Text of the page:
Implementing DKIM

MailRoute recommends the use of DKIM, a system designed to detect email spoofing.  DKIM verifies that an email sent from a domain is in fact sent by the owner of that specific domain.  The idea behind DKIM is to stop forged sender addresses in emails otherwise known as phishing or spam.

How it works:

Each email using DKIM contains a digital signature which verifies the signer's public key published in the DNS.  This valid digital signature assures that some parts of the email have not been modified since the signature was affixed.  

If you are having MailRoute signing your outbound mail, you will need all other sites that might be sending mail outbound for you to support DKIM too (Please see below for a list of DKIM supporting sites)


Implementation Steps:

- Get DKIM actively running with all your outbound mail and MailRoute will set up your DKIM keys for your domain  and provide you with DNS changes you will need for MailRoute.  

- You'll need to add a couple DNS entries for your domain. They are in bind format however if you use a different nameserver, you should be able to easily convert these. Note that they key record is long, so to meet DNS requirements, it's broken into separate strings. If your nameserver accepts one long string, you can just concatenate all the strings in the TXT record below.

* Please note: If you have multiple domains, you will need to make these changes for each domain.

- Once all of your outbound mail sites are up and running, you can set DMARC and ADSP records, and then forged mail should be stopped cold.

- We will start off in "testing" mode so we can be sure everything is working just right. Once we know all looks good in a day or two, we can move out of testing mode and you'll see full effect of DKIM.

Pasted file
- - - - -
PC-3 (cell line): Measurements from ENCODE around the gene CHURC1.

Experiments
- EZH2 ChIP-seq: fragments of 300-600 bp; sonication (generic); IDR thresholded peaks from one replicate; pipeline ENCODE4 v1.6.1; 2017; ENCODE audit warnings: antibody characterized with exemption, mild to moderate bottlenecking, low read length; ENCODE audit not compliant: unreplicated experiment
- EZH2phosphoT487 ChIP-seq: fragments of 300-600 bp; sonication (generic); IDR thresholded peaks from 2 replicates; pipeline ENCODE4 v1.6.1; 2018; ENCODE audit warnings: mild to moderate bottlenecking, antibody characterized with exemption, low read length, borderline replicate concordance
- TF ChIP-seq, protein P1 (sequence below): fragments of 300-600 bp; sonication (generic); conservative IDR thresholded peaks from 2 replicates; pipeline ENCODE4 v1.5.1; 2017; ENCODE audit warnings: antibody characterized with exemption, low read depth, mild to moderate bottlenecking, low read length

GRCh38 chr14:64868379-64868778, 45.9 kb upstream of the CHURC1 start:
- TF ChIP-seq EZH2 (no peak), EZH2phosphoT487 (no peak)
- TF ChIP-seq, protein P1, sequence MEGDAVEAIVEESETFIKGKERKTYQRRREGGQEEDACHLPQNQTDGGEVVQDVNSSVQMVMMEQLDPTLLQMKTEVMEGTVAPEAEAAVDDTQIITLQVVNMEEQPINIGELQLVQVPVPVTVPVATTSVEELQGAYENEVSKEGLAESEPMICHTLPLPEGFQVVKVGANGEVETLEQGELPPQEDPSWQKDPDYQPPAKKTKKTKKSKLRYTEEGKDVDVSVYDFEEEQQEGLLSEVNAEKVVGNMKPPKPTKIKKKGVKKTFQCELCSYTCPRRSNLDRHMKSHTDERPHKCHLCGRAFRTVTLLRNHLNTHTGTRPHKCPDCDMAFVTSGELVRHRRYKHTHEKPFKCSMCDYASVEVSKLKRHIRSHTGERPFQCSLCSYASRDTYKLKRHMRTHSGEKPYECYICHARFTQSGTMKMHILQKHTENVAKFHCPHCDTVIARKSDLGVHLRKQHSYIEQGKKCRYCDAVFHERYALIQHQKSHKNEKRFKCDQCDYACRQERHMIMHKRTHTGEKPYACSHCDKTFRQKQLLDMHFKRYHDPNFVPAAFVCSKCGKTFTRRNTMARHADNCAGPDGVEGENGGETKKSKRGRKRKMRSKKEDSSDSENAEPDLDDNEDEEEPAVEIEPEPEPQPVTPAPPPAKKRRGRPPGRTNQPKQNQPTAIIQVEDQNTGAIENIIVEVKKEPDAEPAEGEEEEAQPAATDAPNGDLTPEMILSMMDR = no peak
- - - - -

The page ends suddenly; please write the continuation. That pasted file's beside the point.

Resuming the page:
In addition, you must add DNS entries that inform recipients what to do when something fails a DKIM and/or SPF check.

There are two systems for this - ADSP, which is rather old, and DMARC, which is the latest and greatest. We recommend setting up both.

ADSP is simple. For each domain, add a record like this, changing "" to your own domain:   IN   TXT   "dkim=unknown"

Once we leave testing mode, you will update this record to look like this - this will instruct MailRoute and others to drop mail that is not properly DKIM signed.   IN   TXT   "dkim=all"

DMARC is newer, and more full-featured, but also much more complex - you must set up monitoring addresses to properly manage feedback from recipients. We recommend for dmarc-related services. They have information for building proper DMARC records, and can provide a service to parse and manage feedback reports.

If you support only ADSP, you'll enable the forgery protection at MailRoute. Setting up DMARC will help outside people know if email from your domain is potentially forged.



If you're using other services that may send email on your behalf, be sure to check out their own DKIM implementations. Here is a list of some DKIM supporting sites:

Zendesk supports DKIM signing of outbound mail:

So does Office365:

Google Apps - G Suite:
Amazon Web Services:
Host Gator:
Mail Chimp:
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